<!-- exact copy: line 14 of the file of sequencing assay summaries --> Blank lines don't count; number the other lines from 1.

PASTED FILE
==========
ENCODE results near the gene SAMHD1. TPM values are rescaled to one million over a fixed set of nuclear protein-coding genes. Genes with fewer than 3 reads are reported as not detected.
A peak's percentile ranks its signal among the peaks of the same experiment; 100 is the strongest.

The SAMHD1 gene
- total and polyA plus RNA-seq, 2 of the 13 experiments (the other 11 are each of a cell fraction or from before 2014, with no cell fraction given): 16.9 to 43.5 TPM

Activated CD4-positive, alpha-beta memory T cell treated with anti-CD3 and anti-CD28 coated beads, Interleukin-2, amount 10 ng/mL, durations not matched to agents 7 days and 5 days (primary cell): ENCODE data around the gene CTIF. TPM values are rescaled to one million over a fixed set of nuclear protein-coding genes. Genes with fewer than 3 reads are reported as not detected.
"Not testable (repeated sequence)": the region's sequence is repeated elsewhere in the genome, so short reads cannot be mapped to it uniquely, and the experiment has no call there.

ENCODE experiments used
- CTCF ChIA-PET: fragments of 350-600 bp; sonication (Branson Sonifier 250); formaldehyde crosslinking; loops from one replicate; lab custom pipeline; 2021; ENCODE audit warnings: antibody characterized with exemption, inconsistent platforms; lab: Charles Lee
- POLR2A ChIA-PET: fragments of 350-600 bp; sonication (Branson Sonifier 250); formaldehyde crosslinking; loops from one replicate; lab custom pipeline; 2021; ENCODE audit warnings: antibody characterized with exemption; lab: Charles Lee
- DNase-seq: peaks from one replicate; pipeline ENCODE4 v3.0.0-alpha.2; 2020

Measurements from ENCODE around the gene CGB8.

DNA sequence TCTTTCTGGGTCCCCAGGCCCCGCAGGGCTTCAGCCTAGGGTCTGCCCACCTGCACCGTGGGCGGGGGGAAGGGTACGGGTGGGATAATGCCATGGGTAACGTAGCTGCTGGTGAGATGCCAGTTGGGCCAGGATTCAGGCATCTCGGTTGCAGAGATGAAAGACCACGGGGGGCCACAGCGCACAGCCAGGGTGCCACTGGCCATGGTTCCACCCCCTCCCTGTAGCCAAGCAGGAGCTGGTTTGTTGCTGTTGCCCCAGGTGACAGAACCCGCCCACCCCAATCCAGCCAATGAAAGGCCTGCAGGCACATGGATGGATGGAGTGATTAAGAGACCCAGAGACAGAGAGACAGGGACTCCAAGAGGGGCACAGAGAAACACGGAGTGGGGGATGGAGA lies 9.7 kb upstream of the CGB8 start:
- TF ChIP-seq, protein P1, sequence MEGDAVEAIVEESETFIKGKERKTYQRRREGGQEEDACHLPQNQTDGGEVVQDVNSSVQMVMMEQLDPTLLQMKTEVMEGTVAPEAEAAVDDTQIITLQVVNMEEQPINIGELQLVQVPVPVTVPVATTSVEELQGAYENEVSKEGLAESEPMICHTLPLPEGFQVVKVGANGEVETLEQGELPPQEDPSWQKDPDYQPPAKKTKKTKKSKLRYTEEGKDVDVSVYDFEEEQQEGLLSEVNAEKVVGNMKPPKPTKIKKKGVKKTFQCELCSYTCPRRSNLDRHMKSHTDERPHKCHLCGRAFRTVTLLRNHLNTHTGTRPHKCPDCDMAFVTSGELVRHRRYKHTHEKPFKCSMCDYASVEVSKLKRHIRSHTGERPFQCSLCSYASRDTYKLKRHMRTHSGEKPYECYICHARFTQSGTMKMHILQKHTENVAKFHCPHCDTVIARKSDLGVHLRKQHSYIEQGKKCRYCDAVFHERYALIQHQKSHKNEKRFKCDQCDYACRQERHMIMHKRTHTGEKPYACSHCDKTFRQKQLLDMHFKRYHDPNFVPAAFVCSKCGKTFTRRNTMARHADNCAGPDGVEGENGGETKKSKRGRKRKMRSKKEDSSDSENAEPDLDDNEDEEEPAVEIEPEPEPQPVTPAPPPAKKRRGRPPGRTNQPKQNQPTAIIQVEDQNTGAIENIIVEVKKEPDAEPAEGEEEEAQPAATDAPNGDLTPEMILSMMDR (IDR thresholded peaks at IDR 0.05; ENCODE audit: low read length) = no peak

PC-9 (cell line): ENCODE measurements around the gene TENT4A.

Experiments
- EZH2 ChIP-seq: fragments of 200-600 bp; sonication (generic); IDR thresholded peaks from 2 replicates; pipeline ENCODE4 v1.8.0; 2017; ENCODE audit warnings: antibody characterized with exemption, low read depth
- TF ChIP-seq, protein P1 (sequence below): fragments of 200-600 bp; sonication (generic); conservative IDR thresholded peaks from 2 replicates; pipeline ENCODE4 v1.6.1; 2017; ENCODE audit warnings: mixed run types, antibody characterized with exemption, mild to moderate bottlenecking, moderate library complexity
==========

PC-9 (cell line): ENCODE measurements around the gene TENT4A.